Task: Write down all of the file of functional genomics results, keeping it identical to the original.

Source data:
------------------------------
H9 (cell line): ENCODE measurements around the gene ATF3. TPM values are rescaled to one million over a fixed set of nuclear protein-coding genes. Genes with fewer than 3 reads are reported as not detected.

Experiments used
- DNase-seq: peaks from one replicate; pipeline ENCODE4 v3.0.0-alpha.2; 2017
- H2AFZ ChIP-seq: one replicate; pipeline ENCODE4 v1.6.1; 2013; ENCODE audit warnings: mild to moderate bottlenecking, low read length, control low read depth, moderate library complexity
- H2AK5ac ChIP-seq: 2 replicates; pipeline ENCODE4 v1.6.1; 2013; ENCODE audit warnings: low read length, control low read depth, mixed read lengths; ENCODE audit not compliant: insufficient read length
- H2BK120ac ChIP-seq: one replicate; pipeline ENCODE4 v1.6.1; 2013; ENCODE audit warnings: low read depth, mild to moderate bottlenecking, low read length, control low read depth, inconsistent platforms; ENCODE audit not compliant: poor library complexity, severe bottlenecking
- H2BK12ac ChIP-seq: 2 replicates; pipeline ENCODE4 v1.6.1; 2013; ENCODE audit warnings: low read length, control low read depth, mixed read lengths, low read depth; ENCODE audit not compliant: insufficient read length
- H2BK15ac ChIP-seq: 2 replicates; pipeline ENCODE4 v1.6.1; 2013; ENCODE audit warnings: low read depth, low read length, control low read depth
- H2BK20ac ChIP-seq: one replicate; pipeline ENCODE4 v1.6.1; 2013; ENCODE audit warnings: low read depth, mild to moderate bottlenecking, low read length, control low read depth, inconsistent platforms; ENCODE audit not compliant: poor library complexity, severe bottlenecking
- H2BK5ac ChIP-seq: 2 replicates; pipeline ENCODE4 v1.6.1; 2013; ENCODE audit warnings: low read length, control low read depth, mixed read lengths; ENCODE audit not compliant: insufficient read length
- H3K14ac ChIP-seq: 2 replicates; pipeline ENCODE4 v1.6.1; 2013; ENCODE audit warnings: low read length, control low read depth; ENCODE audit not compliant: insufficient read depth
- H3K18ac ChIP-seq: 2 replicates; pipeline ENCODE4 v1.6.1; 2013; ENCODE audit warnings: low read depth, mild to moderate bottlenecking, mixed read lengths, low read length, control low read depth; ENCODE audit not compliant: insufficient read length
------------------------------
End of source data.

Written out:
H9 (cell line): ENCODE measurements around the gene ATF3. TPM values are rescaled to one million over a fixed set of nuclear protein-coding genes. Genes with fewer than 3 reads are reported as not detected.

Experiments used
- DNase-seq: peaks from one replicate; pipeline ENCODE4 v3.0.0-alpha.2; 2017
- H2AFZ ChIP-seq: one replicate; pipeline ENCODE4 v1.6.1; 2013; ENCODE audit warnings: mild to moderate bottlenecking, low read length, control low read depth, moderate library complexity
- H2AK5ac ChIP-seq: 2 replicates; pipeline ENCODE4 v1.6.1; 2013; ENCODE audit warnings: low read length, control low read depth, mixed read lengths; ENCODE audit not compliant: insufficient read length
- H2BK120ac ChIP-seq: one replicate; pipeline ENCODE4 v1.6.1; 2013; ENCODE audit warnings: low read depth, mild to moderate bottlenecking, low read length, control low read depth, inconsistent platforms; ENCODE audit not compliant: poor library complexity, severe bottlenecking
- H2BK12ac ChIP-seq: 2 replicates; pipeline ENCODE4 v1.6.1; 2013; ENCODE audit warnings: low read length, control low read depth, mixed read lengths, low read depth; ENCODE audit not compliant: insufficient read length
- H2BK15ac ChIP-seq: 2 replicates; pipeline ENCODE4 v1.6.1; 2013; ENCODE audit warnings: low read depth, low read length, control low read depth
- H2BK20ac ChIP-seq: one replicate; pipeline ENCODE4 v1.6.1; 2013; ENCODE audit warnings: low read depth, mild to moderate bottlenecking, low read length, control low read depth, inconsistent platforms; ENCODE audit not compliant: poor library complexity, severe bottlenecking
- H2BK5ac ChIP-seq: 2 replicates; pipeline ENCODE4 v1.6.1; 2013; ENCODE audit warnings: low read length, control low read depth, mixed read lengths; ENCODE audit not compliant: insufficient read length
- H3K14ac ChIP-seq: 2 replicates; pipeline ENCODE4 v1.6.1; 2013; ENCODE audit warnings: low read length, control low read depth; ENCODE audit not compliant: insufficient read depth
- H3K18ac ChIP-seq: 2 replicates; pipeline ENCODE4 v1.6.1; 2013; ENCODE audit warnings: low read depth, mild to moderate bottlenecking, mixed read lengths, low read length, control low read depth; ENCODE audit not compliant: insufficient read length